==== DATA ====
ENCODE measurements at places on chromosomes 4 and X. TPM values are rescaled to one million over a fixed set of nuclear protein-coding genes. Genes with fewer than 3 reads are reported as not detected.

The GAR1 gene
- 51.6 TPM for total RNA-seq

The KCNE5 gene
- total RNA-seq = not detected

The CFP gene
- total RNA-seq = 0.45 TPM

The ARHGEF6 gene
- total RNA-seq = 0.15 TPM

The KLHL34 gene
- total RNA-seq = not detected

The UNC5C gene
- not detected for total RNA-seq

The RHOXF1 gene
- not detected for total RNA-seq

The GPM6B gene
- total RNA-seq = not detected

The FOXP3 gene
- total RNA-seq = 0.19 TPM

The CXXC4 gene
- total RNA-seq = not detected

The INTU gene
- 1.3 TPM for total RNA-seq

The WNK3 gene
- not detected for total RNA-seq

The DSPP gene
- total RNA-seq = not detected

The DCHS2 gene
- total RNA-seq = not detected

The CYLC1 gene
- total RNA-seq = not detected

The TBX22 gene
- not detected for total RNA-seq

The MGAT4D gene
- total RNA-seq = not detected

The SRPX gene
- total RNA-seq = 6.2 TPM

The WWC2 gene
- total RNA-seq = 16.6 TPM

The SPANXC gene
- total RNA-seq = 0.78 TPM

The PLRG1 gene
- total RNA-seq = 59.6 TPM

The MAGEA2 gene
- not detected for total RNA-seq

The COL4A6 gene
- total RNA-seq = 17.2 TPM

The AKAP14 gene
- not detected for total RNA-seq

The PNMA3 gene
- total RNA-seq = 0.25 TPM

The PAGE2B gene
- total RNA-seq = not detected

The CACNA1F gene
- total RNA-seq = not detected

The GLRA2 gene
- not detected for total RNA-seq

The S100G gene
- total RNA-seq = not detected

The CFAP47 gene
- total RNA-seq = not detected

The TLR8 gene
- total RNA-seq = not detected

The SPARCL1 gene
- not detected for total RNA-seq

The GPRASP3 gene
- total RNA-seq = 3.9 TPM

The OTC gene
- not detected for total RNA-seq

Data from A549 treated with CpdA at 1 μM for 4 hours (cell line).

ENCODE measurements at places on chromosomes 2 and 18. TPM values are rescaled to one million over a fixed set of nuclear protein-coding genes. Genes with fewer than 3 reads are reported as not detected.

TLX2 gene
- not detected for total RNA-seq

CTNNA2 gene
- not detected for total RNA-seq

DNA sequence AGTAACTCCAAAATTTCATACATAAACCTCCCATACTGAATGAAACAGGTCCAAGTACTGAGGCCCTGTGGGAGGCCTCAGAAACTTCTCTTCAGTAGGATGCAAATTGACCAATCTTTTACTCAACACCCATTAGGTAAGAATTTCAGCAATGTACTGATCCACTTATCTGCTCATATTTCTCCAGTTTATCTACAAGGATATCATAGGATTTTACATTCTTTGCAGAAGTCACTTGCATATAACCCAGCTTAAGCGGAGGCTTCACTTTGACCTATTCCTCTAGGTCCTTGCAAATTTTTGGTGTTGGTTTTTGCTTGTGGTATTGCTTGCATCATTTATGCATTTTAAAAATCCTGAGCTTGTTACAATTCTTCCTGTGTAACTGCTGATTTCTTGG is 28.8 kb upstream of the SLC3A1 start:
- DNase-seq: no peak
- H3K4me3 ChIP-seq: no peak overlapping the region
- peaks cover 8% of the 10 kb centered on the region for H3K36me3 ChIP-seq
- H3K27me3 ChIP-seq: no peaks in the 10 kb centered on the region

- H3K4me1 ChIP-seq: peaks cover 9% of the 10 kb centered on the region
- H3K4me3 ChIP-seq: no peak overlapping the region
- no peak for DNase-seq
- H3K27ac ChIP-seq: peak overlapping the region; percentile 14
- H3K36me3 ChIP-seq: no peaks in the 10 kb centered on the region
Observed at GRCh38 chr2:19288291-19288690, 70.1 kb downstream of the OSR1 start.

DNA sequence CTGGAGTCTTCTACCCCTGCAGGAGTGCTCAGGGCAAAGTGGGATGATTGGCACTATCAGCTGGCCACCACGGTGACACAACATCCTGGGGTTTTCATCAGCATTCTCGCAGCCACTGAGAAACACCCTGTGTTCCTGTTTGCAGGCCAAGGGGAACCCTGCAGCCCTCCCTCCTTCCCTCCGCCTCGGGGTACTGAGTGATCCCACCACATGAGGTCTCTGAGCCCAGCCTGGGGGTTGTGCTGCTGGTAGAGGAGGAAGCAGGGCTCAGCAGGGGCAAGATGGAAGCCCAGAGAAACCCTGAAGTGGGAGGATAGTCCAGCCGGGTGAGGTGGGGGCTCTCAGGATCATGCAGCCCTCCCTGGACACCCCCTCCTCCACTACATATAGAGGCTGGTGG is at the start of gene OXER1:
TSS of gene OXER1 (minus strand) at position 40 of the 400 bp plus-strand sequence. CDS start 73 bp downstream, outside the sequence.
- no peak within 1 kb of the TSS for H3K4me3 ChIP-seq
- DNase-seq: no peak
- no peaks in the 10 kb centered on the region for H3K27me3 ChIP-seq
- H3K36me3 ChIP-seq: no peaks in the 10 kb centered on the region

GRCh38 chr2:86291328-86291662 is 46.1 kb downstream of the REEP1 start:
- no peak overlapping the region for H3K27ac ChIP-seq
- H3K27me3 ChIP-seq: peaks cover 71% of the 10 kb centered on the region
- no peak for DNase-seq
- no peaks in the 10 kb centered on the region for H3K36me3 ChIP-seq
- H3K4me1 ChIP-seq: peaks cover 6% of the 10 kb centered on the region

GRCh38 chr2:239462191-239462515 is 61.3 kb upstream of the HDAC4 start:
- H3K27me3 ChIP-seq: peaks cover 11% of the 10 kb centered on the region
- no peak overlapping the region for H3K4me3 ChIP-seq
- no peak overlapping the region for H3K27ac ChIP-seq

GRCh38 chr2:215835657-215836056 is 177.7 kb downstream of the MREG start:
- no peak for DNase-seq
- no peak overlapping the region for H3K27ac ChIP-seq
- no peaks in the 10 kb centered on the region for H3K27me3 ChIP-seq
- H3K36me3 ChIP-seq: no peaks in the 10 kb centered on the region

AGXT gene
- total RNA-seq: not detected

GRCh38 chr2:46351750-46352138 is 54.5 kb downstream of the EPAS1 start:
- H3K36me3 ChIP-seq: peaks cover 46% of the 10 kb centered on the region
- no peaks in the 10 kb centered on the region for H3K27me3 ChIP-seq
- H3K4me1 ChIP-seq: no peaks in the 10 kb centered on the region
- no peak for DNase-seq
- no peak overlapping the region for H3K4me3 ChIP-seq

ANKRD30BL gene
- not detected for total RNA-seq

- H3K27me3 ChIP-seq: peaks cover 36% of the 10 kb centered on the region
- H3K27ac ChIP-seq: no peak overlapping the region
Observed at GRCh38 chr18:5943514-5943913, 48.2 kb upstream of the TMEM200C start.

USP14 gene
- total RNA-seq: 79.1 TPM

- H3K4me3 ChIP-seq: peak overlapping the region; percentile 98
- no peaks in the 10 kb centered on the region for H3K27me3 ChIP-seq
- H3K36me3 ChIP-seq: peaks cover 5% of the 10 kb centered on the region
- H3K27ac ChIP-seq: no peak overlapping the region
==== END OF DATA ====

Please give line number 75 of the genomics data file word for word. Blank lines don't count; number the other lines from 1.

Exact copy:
- not detected for total RNA-seq